When we got back on the boat, I didn’t want to break it to him that it was my favorite of the dives. This wreck was much closer to the surface, so light was abundant, the colors of sea life and coral were far more vibrant and the corals were less spread apart. It was also a very small ship, so from the outside I was more able to see the shape of the hull more clearly. While Olympia Maru felt like a warehouse and Morazan Maru was disorienting, this one was without a doubt a ship. Hah! Not like I was doubting the others were, ;).
That being said, I think that whichever shipwreck dive is my latest will likely be my favorite. Diving, for me, is not one of those “you’ve seen one and you’ve seen ’em all” kind of things. It’s a more colorful, more thrilling, underwater hiking. It’s always different, full of sights, full of energy, and stunning.
Until next time,
Featured image via: diveprice.com.
While we were in Puerto Rico, I was sure to knock off a bucket list item:
103. Zip line through the Jungle ✓
There are few zip line adventure companies that allow children along for the ride. In the San Juan area of Puerto Rico, we could only find one. Our son is seven and many require a minimum age of ten years old.
Tropical Adventures in Dorado, a short drive from San Juan, has an accessible course that allows anyone from “six years old, to healthy seventy year olds.”
The views of the Rainforest as we were zip lining were absolutely breathtaking.
Tobias is afraid of heights, so I was really worried about this excursion before the trip. Continue reading
I had a house guest all of last week, so I wasn’t able to make time to post. BUT! Last week, she and I decided on a girls’ trip for the summer and Mark and I began taking steps for one in the spring. I’m so excited to finally have not one but two international trips to plan for. After all, some find that the anticipation of travel is just as rewarding as the travel itself.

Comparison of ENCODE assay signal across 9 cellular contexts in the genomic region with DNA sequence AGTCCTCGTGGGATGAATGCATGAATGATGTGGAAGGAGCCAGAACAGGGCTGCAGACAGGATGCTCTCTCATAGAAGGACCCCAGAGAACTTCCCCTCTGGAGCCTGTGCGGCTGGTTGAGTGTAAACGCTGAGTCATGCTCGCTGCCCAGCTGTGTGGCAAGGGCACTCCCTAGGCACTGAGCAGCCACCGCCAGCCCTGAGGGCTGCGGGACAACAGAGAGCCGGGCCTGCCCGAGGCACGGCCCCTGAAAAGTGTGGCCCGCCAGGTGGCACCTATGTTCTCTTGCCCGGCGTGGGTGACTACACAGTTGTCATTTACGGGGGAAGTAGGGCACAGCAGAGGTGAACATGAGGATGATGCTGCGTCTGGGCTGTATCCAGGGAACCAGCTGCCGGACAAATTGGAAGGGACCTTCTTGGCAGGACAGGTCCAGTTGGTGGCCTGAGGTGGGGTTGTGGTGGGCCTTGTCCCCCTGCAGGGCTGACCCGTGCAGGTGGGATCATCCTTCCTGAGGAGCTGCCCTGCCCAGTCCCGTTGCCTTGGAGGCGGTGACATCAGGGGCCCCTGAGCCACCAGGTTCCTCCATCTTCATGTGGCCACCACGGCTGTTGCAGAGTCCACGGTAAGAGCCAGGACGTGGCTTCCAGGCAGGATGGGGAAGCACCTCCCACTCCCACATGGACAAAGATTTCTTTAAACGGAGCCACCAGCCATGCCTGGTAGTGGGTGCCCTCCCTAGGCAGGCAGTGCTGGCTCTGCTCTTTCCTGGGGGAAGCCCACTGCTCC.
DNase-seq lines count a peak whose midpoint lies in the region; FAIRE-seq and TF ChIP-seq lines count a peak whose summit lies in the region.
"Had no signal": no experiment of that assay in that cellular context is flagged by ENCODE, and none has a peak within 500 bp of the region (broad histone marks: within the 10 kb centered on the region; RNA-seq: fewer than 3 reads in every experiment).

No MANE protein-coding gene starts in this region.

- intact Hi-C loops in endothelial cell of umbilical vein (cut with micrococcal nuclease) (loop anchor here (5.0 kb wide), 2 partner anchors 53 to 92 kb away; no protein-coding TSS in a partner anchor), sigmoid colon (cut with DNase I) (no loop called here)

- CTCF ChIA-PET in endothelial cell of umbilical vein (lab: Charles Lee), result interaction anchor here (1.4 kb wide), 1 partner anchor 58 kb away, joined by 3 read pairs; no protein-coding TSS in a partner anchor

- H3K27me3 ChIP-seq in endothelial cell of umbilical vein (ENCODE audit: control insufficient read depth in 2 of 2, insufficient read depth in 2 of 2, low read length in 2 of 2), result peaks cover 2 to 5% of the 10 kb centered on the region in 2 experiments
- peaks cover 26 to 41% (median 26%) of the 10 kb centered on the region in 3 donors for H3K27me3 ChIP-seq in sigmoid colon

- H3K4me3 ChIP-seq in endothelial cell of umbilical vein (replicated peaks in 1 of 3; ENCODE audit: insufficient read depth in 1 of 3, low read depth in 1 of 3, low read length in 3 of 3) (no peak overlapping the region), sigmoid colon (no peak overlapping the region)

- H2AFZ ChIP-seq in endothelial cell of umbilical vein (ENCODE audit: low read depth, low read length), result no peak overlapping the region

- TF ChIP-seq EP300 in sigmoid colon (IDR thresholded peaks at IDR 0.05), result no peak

There are so many different types of travelers. Some prefer all inclusive, some like to wing it, some people would rather lie on a beach than do anything else on this earth. Not I. I’m a planner, through and through. Continue reading
After taking our road trip from Denver through Wyoming, we arrived late (and tired!) to Yellowstone. We woke up still tired, but ready for some action and excitement. For the three following days that we spent in Yellowstone, we had plenty.
If you’ve got Yellowstone on your bucket list, I highly recommend you do the following: Continue reading
Day two of our honeymoon in Kyoto can’t be shoved into one post. It just can’t. First up, I’ll talk about my two favorite/most picture heavy activities from the day: Arashiyama Bamboo Forest & Monkey Park Iwatayama. Continue reading
Southern California has a special place in my heart. Mark and I took our first ever trip to San Diego, and I’m sure to always include it when I drag out our love story. The weather is grand, the people are beautiful, and the produce tastes so luscious. We went back to SD a year after our first trip for him to run a marathon, but three weeks ago we brought ‘Bias for his first time to The Golden State. My mom came along for the ride, too.
Mark and I flew together, and arrived in L.A. a day earlier than my mom & Tobias, so that they could fulfill their school/work duties for one more day. Right after we got our rental car, we went straight to the Hollywood sign because priorities.